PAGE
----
In July, China announced the launch of a 2021-2022 Greece-China Year of Cultural Tourism, according to COTRI’s recent webinar on post-pandemic outbound China travel. Leaders from both Greece and China have developed a strategy to boost tourist flow between their countries. It is unclear what it will entail, especially since both countries are facing a Delta surge.
Xiang stated that destinations where Chinese tourists are a major market can’t wait and see what happens.
We cannot focus on the losses from the pandemic. Instead, we must think about how to reclaim the market, when they will be normal again, and what can we do to help Chinese tourists return home.
The Regions of Interest are the same, but friendliness rules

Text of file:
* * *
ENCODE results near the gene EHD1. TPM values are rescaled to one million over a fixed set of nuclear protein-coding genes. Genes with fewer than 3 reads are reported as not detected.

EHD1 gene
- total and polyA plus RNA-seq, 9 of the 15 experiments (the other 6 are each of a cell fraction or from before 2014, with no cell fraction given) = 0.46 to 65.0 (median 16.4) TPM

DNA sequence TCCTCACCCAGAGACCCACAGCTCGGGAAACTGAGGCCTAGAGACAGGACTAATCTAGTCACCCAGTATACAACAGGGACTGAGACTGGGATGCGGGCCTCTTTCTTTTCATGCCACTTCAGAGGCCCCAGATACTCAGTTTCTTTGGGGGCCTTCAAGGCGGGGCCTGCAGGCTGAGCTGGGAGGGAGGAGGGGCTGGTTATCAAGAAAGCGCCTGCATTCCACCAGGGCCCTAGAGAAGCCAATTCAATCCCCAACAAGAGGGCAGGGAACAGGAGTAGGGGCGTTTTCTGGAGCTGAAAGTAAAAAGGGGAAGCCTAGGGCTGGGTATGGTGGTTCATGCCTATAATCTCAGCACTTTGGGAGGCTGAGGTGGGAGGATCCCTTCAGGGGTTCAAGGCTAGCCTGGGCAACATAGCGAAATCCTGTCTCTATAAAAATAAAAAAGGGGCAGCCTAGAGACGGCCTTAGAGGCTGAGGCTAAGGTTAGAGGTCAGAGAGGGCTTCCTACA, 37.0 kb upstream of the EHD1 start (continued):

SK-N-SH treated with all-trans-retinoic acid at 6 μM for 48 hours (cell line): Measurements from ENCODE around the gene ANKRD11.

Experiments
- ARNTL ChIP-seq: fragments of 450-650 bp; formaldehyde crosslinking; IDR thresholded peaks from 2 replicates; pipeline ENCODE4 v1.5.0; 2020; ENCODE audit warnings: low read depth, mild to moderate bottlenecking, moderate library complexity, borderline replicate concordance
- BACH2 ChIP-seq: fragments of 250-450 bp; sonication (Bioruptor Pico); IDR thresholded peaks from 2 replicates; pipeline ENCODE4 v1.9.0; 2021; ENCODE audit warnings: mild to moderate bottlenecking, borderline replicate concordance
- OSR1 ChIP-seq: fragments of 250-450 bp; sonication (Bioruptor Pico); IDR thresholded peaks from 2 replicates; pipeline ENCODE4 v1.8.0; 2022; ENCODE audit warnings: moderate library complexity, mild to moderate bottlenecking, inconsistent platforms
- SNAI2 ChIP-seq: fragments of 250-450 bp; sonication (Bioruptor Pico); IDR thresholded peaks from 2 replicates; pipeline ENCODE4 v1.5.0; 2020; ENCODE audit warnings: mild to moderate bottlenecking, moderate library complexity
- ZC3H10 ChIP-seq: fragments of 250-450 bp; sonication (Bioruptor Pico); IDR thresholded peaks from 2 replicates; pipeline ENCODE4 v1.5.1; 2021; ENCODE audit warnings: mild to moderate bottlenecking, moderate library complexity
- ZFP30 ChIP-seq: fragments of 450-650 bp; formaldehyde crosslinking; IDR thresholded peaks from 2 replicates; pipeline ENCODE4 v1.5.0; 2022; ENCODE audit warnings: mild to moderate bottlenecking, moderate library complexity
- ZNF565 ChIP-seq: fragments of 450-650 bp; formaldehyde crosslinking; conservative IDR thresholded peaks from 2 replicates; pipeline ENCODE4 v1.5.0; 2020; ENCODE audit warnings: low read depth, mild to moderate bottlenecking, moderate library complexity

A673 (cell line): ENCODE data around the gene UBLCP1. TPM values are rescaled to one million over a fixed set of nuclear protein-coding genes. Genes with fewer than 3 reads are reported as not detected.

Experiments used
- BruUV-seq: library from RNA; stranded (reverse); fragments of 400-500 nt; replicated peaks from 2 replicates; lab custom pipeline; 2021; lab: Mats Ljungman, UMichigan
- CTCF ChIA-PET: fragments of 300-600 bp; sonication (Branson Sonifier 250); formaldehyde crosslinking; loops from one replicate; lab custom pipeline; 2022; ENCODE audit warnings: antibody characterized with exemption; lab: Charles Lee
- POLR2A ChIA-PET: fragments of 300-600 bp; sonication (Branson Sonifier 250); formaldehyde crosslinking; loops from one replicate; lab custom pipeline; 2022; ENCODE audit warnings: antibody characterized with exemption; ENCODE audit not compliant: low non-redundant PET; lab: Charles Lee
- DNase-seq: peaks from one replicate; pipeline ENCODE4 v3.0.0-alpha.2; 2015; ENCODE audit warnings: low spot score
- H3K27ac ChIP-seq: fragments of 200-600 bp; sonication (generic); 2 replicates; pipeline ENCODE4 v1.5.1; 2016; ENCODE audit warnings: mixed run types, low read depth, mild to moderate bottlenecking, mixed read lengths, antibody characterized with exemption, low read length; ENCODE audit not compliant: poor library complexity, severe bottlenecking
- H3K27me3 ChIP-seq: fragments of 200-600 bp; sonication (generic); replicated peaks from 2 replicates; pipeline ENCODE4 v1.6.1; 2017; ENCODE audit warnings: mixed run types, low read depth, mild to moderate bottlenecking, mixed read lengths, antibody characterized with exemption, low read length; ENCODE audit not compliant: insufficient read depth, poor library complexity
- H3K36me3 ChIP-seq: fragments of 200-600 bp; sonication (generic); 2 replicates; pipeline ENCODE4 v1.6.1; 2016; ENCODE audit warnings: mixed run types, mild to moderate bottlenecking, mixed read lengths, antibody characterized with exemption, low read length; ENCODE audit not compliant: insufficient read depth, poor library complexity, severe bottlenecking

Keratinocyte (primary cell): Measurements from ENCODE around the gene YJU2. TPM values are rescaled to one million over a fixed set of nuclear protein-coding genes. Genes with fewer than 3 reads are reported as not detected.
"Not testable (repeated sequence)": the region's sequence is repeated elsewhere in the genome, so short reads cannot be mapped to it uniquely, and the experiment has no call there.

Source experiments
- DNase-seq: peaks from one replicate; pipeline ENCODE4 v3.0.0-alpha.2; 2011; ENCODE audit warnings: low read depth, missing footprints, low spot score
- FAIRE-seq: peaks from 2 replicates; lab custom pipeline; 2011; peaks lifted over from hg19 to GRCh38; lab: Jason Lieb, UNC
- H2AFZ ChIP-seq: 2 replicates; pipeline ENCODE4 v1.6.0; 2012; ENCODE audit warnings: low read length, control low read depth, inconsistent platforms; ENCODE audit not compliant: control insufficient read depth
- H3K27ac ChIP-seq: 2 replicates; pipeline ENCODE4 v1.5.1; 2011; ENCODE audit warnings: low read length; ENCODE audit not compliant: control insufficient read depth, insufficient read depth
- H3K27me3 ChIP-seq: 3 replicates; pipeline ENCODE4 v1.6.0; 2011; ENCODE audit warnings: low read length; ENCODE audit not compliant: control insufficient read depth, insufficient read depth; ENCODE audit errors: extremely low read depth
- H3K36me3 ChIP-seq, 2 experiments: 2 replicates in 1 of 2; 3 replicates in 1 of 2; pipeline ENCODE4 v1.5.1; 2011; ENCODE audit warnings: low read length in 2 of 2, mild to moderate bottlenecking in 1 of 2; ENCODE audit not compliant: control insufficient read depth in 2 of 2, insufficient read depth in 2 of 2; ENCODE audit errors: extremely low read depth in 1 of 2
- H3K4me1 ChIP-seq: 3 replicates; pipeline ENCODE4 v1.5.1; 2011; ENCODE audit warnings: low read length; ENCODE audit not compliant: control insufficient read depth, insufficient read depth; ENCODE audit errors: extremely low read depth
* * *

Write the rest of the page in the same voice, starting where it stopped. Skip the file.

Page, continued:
There’s little doubt diplomatic and trade relations between China and the West have worsened over the past year, not to mention the rise of anti-Asian hate crimes which might deter the future Chinese traveler.
New data shows that the interest of Chinese travelers in long-haul travel destinations is not affected by politics. Asia, Europe and North America still rank among the top three most preferred for Chinese travelers, Dragon Trail’s consumer sentiment report shows.
At 68 percent to 92 percent, food and sightseeing are top priorities. Next is hiking, exercising in the natural environment, and shopping. Safety is still paramount. More than half of Chinese tourists indicate that their top safety factors are friendliness and zero new Covid cases at the destination.
The Chinese traveler is still hungry and has a lot of potential.
Only one in 10 Chinese have visited China. This is a significant contribution to global tourism.
A Unquantifiable Effect